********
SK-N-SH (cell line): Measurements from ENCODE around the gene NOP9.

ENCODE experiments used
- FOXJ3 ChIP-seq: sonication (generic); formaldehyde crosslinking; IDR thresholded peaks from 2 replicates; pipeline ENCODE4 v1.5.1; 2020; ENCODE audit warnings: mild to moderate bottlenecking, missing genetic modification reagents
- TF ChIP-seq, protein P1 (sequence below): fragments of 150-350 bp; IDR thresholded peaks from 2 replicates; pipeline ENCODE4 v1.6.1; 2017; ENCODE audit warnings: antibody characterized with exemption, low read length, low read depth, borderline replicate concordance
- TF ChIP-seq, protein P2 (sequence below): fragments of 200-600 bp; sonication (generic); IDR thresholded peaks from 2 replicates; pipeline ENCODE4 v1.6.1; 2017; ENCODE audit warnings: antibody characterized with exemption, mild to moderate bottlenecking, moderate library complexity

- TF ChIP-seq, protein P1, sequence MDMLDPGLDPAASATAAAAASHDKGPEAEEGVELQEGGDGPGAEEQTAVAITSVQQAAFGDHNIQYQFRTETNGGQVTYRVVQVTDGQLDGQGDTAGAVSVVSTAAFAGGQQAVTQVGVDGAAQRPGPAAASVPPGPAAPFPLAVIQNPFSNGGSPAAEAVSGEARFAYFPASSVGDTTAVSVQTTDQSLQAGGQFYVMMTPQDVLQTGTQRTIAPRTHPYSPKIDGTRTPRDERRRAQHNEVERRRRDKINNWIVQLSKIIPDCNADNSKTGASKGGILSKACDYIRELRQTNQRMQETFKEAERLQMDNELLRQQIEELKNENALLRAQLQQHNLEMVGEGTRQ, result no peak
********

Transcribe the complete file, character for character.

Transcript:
SK-N-SH (cell line): Measurements from ENCODE around the gene NOP9.

ENCODE experiments used
- FOXJ3 ChIP-seq: sonication (generic); formaldehyde crosslinking; IDR thresholded peaks from 2 replicates; pipeline ENCODE4 v1.5.1; 2020; ENCODE audit warnings: mild to moderate bottlenecking, missing genetic modification reagents
- TF ChIP-seq, protein P1 (sequence below): fragments of 150-350 bp; IDR thresholded peaks from 2 replicates; pipeline ENCODE4 v1.6.1; 2017; ENCODE audit warnings: antibody characterized with exemption, low read length, low read depth, borderline replicate concordance
- TF ChIP-seq, protein P2 (sequence below): fragments of 200-600 bp; sonication (generic); IDR thresholded peaks from 2 replicates; pipeline ENCODE4 v1.6.1; 2017; ENCODE audit warnings: antibody characterized with exemption, mild to moderate bottlenecking, moderate library complexity

- TF ChIP-seq, protein P1, sequence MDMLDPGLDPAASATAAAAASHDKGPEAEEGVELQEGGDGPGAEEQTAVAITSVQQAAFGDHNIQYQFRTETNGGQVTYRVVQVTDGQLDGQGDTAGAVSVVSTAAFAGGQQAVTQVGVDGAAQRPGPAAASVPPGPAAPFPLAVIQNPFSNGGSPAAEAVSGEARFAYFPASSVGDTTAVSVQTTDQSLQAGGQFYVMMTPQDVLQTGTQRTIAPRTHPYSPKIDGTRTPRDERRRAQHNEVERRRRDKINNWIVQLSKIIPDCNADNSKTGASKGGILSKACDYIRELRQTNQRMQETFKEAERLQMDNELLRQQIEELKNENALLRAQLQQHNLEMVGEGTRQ, result no peak